The bell tolls for Corbyn’s leadership, but where are Labour’s centrists?
As Spud puts it in the Trainspotting sequel: first there is an opportunity, and then there is a betrayal. Whoever leaked Labour focus group pollingon the shadow cabinet’s rising stars to the Sunday Times – allegedly the party’s ousted elections chief, Jon Trickett – intended to capitalise fully on Jeremy Corbyn’s embarrassment last week over Brexit, the undermining of his authority by frontbench rebels and his woeful position in the latest opinion polls.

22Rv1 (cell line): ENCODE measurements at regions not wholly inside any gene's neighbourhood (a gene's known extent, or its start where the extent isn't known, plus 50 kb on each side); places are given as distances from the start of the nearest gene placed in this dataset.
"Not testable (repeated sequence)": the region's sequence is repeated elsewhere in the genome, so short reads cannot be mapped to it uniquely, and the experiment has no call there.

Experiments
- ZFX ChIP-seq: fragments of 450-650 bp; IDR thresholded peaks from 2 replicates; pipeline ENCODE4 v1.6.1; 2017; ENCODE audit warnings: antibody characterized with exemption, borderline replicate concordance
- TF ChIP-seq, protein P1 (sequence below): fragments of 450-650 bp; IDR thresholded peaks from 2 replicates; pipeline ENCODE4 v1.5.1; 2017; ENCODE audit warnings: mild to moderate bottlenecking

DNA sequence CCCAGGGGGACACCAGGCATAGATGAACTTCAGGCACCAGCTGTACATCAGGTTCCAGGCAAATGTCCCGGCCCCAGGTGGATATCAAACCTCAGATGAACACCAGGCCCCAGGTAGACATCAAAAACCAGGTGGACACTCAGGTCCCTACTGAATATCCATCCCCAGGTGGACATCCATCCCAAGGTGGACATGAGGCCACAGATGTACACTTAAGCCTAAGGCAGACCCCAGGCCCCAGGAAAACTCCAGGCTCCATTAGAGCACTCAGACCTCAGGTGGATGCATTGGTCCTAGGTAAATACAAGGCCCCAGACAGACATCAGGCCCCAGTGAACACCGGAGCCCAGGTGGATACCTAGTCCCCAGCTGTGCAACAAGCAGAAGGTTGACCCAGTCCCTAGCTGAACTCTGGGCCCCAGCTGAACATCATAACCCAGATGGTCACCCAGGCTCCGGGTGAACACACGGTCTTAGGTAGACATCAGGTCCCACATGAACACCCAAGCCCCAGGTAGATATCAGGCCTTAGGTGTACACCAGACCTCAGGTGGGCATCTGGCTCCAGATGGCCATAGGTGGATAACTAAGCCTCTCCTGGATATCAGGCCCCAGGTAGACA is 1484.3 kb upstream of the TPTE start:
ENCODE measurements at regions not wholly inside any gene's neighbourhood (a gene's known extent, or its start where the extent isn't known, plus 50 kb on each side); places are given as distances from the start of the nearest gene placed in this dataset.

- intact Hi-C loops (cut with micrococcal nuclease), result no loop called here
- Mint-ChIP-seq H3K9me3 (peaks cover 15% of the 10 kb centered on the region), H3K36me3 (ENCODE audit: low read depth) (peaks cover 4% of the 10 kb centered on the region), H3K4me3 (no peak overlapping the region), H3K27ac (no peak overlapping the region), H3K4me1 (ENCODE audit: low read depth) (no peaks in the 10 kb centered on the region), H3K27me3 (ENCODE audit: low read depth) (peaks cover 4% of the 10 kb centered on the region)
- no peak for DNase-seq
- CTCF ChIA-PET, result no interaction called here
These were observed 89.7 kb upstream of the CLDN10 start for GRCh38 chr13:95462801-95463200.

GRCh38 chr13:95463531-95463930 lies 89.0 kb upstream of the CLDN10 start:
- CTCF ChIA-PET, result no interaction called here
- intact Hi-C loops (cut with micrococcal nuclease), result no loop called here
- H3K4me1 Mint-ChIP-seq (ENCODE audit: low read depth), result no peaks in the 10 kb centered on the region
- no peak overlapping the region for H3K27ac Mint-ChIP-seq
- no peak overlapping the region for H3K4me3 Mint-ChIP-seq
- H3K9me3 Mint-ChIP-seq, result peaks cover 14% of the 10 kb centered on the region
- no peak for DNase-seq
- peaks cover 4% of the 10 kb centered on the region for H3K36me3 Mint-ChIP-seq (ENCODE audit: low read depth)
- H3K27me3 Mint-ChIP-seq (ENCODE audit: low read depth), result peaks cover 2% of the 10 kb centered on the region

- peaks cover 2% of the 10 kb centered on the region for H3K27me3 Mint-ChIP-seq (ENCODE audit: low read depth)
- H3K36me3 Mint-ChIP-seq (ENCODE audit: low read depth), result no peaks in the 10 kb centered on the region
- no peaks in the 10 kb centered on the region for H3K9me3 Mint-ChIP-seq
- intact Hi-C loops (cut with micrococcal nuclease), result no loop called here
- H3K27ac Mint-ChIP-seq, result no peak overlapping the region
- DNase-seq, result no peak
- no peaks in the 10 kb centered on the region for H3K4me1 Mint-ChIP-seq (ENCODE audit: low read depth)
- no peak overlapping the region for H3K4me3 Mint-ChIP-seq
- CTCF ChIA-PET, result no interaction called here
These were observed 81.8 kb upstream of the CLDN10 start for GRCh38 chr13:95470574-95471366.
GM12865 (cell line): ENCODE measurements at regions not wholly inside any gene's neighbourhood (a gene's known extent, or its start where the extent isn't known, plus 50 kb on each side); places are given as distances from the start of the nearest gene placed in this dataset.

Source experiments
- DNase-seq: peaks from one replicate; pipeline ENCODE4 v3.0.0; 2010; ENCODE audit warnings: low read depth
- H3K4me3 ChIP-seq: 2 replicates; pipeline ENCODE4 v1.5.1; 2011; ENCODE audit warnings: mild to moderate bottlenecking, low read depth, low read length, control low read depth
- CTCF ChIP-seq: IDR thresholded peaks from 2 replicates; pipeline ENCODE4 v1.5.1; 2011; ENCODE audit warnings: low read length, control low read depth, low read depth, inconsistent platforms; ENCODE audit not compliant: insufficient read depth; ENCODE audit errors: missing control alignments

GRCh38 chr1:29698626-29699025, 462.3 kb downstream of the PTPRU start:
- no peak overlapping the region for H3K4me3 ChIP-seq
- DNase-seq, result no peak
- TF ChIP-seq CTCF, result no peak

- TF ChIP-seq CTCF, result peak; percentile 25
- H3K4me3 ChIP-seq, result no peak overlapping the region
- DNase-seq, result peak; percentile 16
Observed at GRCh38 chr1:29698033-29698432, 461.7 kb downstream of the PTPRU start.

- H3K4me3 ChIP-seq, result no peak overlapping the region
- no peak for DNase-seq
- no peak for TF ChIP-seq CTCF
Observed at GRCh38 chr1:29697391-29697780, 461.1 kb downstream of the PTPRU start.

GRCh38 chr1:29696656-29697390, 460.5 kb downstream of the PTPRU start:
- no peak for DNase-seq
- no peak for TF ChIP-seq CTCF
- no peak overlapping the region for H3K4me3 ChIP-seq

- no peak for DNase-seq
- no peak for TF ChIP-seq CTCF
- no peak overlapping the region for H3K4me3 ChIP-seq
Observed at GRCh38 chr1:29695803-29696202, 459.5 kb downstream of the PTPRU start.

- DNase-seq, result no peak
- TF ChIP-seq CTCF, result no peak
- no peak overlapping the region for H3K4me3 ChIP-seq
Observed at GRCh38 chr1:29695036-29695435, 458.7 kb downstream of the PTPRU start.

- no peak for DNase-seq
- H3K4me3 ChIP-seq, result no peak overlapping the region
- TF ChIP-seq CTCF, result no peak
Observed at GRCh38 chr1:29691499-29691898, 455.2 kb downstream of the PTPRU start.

It is no exaggeration to say that the Tories cannot quite believe what is happening to the opposition. In the words of one of the prime minister’s closest allies: “I sometimes rub my eyes and think I’m dreaming.” The emotions that Labour’s collapse triggers in No 10 are more nuanced than you might think. Every government needs an opposition that it is at least minimally viable against which to define itself and with which to scare the electorate.